How many points does it take to describe the path of a celestial body orbiting the sun ?
The path that the planets and even comets make around the sun are known to be elliptical. The most common equation for describing an ellipse is
x^2/a^2 + y^2/b^2 = 1
where a is the major radius and b is the minor radius with the origin being in the center of the ellipse
the parameterize version of this equation is
x = a cos ø, y = b sin ø
However these equations are unpractical. The sun does not reside at the center of the orbit but at one of the foci. the equation has to be modified so that the origin is positioned at the sun's center. Another point is that instead of using the minor radius b to help describe the orbit, it is better to use the eccentricity, e of the ellipse where
e = (1 - b^2/a^2)^(1/2)
Eccentricity describes the shape of the ellipse. When eccentricity is nearer to 1 the ellipse is flattened, more cigar shaped; when the eccentricity is nearer 0 it gives a more circular shape.
To find the focal point c, the initial equation is
c = ea = (1 - b^2/a^2)^(1/2)
Now using all the above equations, the polar cordinates that describe the ellipse with the origin at the focus is
r = a (1 - e^2)/(1 + e cosø), where r is radius from the focus
and the parameterize version of this equation is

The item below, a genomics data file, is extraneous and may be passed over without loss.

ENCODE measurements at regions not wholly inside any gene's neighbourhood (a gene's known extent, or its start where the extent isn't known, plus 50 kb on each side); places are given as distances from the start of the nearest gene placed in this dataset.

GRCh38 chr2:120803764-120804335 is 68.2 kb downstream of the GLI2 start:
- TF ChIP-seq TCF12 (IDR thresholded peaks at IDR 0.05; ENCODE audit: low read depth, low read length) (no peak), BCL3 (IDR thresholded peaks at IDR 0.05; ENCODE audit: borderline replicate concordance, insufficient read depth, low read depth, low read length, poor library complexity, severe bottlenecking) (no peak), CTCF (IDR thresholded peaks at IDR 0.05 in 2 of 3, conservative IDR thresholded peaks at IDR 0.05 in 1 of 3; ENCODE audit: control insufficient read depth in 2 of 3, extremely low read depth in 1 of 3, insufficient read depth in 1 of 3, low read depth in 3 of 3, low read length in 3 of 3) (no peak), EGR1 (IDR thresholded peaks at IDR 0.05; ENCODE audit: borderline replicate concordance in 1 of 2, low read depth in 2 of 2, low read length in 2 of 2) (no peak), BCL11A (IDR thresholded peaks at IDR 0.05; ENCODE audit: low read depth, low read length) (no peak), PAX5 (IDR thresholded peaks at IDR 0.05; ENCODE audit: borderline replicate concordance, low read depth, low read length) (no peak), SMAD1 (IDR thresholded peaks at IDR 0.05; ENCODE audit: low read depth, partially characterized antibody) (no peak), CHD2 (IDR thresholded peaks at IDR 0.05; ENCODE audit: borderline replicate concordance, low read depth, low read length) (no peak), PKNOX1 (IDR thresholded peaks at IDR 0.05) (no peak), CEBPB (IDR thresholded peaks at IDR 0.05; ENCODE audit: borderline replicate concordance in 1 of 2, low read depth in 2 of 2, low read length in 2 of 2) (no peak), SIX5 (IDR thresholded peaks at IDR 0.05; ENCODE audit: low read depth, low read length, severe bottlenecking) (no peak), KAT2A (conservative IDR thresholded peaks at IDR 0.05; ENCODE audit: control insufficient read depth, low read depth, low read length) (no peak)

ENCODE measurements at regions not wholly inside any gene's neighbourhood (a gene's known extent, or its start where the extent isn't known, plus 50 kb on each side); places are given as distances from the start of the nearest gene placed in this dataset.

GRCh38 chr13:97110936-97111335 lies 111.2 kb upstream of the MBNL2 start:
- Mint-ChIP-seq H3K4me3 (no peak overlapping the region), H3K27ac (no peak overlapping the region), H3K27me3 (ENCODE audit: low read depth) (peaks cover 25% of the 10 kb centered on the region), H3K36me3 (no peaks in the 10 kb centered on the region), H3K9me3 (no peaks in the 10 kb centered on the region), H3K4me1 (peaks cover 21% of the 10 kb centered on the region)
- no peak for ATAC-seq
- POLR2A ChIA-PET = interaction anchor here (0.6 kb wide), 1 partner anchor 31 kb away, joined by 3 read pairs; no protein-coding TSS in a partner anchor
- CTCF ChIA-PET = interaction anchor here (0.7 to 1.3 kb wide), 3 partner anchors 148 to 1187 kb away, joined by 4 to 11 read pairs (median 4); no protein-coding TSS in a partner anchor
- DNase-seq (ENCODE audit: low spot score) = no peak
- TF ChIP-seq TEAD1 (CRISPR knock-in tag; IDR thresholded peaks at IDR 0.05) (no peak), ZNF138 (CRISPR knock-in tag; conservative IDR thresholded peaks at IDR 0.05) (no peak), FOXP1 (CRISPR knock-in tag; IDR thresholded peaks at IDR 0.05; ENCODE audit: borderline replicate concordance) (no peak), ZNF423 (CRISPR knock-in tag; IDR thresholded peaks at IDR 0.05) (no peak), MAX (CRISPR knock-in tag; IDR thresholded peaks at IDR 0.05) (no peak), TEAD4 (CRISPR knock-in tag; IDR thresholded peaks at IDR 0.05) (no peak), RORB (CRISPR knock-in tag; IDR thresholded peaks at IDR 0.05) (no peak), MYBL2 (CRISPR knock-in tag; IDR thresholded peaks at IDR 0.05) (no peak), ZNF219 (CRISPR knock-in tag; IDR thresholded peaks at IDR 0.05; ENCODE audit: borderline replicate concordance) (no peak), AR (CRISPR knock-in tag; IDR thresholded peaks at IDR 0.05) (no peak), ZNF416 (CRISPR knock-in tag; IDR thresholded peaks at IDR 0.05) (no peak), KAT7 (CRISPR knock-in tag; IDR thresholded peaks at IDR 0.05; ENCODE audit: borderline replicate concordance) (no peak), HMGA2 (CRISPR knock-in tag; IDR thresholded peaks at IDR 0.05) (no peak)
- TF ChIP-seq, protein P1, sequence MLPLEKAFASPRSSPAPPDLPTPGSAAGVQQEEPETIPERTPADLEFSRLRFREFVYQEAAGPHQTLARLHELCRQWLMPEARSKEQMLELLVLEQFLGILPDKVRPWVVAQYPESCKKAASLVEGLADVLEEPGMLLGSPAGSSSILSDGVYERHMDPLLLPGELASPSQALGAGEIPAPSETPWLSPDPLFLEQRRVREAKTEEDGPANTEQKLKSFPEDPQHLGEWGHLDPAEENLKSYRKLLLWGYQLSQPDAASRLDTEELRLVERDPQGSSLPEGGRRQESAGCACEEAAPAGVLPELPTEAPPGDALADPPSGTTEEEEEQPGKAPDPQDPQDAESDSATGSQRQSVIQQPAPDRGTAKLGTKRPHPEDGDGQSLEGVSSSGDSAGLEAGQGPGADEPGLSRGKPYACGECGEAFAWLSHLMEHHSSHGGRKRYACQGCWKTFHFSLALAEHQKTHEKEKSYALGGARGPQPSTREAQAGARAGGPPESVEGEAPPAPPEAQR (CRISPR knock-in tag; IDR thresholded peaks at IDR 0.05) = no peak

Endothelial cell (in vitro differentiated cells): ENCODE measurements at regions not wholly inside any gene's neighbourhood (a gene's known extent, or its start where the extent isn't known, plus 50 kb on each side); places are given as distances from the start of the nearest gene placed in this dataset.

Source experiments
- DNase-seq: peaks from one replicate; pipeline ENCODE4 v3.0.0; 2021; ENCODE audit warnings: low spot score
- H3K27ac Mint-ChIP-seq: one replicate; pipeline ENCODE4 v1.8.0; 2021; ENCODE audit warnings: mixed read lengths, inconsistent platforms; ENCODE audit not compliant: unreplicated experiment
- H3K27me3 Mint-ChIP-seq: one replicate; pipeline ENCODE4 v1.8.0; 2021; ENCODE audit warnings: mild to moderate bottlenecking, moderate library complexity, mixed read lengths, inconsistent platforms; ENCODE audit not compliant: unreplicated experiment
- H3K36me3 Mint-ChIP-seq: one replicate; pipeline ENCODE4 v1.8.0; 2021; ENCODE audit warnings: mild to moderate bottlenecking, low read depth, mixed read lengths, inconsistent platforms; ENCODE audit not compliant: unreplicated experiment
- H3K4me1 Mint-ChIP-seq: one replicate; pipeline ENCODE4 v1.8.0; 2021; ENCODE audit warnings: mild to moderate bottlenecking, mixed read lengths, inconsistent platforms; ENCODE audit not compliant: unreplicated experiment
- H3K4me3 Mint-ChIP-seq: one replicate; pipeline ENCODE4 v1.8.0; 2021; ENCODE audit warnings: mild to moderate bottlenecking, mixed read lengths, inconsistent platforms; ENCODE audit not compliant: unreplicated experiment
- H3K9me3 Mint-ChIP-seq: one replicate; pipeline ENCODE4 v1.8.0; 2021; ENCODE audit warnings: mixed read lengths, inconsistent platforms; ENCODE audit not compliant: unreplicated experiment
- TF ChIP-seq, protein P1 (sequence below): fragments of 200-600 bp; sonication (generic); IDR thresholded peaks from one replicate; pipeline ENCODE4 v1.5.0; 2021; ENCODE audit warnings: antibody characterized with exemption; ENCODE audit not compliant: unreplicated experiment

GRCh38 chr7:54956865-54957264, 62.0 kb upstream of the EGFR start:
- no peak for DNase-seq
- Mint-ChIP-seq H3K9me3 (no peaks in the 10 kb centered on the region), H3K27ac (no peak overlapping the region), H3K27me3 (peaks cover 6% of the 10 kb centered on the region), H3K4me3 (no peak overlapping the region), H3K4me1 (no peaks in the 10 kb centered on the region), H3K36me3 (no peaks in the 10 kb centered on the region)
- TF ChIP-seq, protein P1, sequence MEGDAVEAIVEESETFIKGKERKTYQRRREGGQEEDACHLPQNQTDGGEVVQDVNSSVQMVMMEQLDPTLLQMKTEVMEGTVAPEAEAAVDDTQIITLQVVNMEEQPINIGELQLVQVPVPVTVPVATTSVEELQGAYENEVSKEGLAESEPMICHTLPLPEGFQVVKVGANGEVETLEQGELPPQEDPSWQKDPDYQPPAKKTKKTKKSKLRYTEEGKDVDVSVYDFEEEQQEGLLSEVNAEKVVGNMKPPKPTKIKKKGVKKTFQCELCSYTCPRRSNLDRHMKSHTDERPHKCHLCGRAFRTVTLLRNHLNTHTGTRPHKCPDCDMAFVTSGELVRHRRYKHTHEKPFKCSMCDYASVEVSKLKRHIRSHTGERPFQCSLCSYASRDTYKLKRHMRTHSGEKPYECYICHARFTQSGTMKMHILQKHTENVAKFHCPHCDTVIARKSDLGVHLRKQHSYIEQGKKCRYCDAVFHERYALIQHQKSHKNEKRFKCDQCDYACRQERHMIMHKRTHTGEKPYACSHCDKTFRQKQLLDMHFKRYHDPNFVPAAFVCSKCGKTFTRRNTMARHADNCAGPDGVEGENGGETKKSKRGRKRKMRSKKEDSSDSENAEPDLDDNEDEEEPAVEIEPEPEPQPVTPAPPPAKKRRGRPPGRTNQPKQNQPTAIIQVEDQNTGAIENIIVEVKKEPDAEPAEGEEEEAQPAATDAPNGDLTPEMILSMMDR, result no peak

x = a cos ø - e, y = a (1 - e^2)^(1/2) sin ø
Starting with a 2-D scenerio, it takes two points on the path to find the major radius and eccentricity of the path of the orbiting body
L(xl,yl) and M(xm,ym) where
xl = a cos øl - e, øl = tan^-1(yl/xl) and
xm = a cos øm - e, øm = tan^-1(ym/xm)
from these four equations
a = (xm - xl)/(cos øm - cos øl)
e = (cos øm - xm)(xm - xl)/(cos øm - xm)
Now in 3-D, the ellipse can be inclined and/or tilted. Inclination, i is the rotation about the y-axis and tilt, t is the rotation about the x-axis. Again only two points are needed to find the major radius, eccentricity, inclination, and tilt of the path of the orbiting body, with one caveat, that both points are not at the minor radius, otherwise another point will need to be included.
To find the inclination of the path of the orbiting body, the normal, n of the plane that the ellipse resides on needs to be found. this can be done by using the cross product. Using the points L(xl,yl,zl ) and M(xm,ym,zm) and the origin, two vectors, u and v, can be created.
u = (-xl,-yl,-zl), v = (xm,ym,zm)
The normal is the outcome of taking the cross product of these two vectors divided by the lenght on the cross product.
n = u X v = [ x,y,z ; -xl,-yl,-zl ; xm,ym,zm ]
n = ((-yl)(zm)-(-zl)(ym), -(-xl)(zm)-(-zl)(xm), (xl)(ym)-(-yl)(xm))
and length of the normal,
p = ((((-yl)(zm)-(-zl)(ym))^2 +(-(-xl)(zm)-(-zl)(xm))^2 + ((xl)(ym)-(-yl)(xm))^2)^(1/2)
i = cos^-1(((xl)(ym)-(-yl)(xm))/p)
The tilt can be found by finding the angle between one of the vectors and its projection onto the y-z plane using the cosine law, just as long as that vector is not along the x-axis. the project of L (xl, yl, zl) onto the y-z plane is (0, yl, zl) and the vector that describes the y-z plane is (0, -1, 0)
t = cos^-1((0, -1, 0) • (0, yl, zl)/((yl^2 + zl^2)^(1/2))
So only two points and the focus are needed to find
major radius, a = (xm - xl)/(cos øm - cos øl)
eccentricity, e = (cos øm - xm)(xm - xl)/(cos øm - xm)
inclination, i = cos^-1(((xl)(ym)-(-yl)(xm))/p)
tilt, t = cos^-1((0, -1, 0) • (0, yl, zl)/((yl^2 + zl^2)^(1/2))
to describe the path of a celestial body orbiting the sun